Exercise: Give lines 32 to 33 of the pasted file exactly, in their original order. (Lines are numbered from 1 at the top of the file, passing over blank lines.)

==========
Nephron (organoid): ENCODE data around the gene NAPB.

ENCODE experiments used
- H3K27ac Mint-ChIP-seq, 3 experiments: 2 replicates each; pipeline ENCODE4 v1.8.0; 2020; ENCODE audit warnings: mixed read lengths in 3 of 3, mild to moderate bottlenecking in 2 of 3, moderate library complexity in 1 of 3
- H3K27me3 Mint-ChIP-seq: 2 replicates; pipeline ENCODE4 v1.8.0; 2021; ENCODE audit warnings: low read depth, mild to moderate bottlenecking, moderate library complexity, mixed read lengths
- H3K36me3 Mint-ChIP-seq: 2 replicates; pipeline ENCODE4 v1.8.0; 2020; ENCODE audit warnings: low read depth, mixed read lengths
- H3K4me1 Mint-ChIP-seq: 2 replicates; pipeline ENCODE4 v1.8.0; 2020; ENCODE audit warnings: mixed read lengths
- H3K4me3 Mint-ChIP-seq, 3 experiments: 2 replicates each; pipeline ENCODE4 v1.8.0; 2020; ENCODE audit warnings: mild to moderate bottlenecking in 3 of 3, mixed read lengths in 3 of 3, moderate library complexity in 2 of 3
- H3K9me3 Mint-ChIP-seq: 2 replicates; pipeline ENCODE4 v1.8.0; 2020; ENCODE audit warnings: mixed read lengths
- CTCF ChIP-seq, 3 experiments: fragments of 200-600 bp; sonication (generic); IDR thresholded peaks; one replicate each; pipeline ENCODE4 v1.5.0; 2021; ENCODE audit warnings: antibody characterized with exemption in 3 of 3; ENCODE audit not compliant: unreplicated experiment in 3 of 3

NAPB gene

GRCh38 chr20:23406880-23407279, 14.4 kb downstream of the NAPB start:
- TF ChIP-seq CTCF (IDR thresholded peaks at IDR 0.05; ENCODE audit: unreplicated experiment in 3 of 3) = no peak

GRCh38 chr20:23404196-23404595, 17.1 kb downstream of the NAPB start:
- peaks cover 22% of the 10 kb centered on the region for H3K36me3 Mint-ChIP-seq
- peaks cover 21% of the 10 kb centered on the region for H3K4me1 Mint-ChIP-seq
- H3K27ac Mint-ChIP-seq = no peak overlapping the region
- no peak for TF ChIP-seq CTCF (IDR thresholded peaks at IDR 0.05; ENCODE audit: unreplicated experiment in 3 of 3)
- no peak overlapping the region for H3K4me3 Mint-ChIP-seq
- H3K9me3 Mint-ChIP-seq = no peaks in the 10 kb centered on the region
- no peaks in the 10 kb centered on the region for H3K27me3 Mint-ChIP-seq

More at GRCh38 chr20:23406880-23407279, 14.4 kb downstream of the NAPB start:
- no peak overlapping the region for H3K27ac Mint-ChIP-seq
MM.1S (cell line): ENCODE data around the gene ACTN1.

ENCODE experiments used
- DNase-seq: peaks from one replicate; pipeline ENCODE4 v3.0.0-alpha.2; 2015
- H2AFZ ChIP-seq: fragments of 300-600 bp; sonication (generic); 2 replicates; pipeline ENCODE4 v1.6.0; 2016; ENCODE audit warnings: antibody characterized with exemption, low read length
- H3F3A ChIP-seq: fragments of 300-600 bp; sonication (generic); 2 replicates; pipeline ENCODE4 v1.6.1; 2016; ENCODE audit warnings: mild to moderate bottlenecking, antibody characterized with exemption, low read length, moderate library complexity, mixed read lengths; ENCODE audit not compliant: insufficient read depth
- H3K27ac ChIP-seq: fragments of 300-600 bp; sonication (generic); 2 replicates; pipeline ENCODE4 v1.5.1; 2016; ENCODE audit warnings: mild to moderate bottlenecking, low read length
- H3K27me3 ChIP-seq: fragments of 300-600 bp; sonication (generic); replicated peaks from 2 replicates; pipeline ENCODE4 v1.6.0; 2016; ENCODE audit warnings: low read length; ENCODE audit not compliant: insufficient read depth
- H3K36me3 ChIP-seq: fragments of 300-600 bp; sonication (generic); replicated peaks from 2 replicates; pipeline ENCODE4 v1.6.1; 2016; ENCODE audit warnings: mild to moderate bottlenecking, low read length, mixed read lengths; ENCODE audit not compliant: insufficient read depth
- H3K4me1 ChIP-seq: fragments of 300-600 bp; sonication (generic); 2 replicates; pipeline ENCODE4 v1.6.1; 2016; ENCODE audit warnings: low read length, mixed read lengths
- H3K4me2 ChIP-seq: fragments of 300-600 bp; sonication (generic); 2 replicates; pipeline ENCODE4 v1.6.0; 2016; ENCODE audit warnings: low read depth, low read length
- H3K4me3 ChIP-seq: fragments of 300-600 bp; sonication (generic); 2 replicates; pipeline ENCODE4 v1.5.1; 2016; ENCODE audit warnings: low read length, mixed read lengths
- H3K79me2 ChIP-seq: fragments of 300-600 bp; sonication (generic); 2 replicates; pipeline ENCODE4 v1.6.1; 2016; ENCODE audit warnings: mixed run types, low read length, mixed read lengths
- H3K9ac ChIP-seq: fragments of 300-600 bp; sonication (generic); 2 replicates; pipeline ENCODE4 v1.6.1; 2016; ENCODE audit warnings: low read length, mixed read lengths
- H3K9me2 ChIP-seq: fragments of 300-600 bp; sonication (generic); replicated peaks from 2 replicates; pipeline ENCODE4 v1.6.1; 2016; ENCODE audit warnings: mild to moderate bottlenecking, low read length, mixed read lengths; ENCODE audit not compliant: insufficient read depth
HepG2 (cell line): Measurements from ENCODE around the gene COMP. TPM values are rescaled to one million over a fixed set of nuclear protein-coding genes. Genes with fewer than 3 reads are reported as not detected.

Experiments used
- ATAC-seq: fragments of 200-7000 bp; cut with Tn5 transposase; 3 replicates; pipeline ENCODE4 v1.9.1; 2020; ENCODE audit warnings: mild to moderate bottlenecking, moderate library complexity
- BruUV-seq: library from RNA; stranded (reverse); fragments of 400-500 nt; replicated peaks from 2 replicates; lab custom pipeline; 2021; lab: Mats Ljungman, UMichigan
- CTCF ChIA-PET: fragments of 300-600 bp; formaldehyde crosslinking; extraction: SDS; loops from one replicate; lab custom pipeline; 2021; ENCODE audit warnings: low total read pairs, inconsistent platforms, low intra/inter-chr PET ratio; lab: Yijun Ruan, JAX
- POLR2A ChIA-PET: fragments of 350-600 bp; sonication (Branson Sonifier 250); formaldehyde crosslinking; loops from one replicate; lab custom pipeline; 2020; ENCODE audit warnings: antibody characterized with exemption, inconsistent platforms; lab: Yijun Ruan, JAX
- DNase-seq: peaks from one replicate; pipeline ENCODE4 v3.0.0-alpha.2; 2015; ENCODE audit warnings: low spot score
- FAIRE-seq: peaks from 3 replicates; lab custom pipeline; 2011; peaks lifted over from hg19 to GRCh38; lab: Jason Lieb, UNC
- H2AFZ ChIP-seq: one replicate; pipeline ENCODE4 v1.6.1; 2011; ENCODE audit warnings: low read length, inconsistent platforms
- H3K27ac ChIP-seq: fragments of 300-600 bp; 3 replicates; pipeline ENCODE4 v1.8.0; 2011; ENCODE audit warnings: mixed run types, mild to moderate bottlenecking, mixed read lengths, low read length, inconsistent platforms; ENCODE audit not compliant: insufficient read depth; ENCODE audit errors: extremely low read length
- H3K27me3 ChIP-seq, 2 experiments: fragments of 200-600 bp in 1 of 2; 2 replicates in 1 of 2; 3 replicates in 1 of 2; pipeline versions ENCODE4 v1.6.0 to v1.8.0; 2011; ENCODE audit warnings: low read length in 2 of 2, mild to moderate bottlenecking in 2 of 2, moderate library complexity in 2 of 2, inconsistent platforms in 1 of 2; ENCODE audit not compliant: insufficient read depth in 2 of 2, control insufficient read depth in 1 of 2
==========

- H3K4me2 ChIP-seq: fragments of 300-600 bp; sonication (generic); 2 replicates; pipeline ENCODE4 v1.6.0; 2016; ENCODE audit warnings: low read depth, low read length
- H3K4me3 ChIP-seq: fragments of 300-600 bp; sonication (generic); 2 replicates; pipeline ENCODE4 v1.5.1; 2016; ENCODE audit warnings: low read length, mixed read lengths